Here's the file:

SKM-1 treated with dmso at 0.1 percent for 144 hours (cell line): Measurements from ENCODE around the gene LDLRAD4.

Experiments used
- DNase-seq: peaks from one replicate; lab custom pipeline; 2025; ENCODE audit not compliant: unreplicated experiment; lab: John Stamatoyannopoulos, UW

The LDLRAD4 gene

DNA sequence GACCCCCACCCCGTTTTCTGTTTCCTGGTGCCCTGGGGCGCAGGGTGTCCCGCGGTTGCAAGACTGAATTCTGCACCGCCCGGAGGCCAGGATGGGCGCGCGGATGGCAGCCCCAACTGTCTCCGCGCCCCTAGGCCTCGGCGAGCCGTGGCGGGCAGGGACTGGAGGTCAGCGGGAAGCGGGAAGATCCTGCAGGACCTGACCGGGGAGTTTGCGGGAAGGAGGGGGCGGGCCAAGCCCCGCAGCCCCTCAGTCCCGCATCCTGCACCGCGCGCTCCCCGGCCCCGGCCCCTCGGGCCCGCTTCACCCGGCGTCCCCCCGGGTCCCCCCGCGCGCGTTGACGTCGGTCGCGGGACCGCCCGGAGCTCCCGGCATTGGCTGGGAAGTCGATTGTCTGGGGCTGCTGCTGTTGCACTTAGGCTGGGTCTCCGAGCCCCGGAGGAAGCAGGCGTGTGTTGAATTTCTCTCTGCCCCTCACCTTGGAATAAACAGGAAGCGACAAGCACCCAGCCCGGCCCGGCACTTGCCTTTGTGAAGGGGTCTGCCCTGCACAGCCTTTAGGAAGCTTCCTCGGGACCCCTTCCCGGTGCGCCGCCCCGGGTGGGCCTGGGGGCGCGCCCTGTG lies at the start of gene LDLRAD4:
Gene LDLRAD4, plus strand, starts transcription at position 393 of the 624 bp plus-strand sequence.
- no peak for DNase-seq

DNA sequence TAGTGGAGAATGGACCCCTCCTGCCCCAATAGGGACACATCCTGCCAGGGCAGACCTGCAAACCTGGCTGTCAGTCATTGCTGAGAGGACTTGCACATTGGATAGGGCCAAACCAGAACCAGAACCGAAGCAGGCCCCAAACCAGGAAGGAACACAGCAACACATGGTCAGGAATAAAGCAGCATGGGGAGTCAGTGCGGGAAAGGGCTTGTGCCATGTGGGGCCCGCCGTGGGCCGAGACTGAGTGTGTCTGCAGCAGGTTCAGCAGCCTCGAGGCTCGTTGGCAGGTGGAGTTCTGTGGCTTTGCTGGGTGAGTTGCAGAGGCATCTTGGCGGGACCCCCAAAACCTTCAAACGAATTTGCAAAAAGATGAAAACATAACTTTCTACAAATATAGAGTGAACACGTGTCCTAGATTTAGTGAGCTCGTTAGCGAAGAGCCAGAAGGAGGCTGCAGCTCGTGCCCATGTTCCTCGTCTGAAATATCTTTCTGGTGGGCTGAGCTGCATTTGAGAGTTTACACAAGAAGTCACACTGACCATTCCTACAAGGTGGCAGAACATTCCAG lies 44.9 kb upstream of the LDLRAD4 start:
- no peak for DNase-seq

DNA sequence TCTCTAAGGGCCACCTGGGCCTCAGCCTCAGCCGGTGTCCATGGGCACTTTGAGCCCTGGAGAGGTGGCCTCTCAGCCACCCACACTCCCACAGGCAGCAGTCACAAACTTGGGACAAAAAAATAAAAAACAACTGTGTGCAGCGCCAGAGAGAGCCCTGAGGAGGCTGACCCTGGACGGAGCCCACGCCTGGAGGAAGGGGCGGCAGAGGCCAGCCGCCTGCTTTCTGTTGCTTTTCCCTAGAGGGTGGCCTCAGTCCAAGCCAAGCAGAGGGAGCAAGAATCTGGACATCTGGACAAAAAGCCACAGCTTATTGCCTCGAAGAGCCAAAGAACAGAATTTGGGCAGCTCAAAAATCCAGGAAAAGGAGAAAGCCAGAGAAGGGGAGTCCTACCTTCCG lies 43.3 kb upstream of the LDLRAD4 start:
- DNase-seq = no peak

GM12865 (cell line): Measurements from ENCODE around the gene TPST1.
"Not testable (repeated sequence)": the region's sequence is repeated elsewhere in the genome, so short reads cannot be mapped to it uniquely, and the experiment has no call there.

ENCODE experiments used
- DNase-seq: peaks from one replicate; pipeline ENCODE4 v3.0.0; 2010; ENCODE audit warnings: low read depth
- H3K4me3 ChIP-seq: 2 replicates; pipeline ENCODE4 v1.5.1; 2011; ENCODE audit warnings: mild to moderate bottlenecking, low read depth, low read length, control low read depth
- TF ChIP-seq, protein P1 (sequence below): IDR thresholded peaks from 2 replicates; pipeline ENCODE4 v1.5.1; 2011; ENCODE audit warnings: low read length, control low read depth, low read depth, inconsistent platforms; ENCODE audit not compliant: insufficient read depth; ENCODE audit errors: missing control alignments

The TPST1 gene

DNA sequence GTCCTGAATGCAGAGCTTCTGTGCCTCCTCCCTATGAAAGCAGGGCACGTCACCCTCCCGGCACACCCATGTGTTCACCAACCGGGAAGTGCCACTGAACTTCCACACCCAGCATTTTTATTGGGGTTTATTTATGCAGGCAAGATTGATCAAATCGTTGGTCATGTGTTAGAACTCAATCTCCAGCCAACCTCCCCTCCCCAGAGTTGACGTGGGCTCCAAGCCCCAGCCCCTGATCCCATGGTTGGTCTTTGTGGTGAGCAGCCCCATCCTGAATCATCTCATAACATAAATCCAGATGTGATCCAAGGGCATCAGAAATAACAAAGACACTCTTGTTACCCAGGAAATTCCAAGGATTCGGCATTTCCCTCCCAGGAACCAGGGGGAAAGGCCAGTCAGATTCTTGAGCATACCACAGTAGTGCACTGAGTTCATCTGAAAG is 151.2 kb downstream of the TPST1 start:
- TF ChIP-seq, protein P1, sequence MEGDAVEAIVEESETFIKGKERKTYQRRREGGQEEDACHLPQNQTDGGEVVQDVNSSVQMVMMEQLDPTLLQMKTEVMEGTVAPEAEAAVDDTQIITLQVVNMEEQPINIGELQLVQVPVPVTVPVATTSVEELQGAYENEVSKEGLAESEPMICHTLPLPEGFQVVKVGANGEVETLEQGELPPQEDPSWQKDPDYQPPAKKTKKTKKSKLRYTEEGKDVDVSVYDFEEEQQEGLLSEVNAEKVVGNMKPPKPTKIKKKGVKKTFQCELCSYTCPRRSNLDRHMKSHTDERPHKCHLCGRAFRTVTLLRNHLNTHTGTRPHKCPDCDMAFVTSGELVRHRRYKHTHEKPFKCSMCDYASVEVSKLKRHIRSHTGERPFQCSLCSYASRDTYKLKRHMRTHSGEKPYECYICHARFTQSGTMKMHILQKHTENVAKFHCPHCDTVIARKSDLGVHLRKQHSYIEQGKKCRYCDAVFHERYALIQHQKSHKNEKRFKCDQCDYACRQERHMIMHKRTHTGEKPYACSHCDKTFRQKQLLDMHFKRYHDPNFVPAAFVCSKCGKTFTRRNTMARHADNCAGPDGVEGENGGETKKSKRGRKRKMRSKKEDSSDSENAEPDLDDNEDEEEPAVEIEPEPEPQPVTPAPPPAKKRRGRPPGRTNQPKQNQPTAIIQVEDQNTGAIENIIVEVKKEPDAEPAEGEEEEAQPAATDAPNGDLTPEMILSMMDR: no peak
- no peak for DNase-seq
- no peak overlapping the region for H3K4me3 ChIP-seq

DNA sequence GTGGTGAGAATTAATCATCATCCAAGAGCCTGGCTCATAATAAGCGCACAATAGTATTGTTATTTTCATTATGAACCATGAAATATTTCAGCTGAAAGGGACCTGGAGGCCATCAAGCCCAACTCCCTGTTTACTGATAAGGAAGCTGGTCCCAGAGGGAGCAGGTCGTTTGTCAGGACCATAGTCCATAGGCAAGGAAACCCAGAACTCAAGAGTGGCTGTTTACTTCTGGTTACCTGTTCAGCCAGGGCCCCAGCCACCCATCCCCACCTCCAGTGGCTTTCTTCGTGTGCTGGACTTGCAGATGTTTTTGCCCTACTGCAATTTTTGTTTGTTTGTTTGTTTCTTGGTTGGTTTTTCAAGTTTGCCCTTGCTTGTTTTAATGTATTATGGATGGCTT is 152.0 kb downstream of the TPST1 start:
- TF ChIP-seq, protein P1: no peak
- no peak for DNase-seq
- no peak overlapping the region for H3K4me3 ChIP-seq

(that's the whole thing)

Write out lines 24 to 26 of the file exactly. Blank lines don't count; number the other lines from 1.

- TF ChIP-seq, protein P1: no peak
- no peak for DNase-seq
- no peak overlapping the region for H3K4me3 ChIP-seq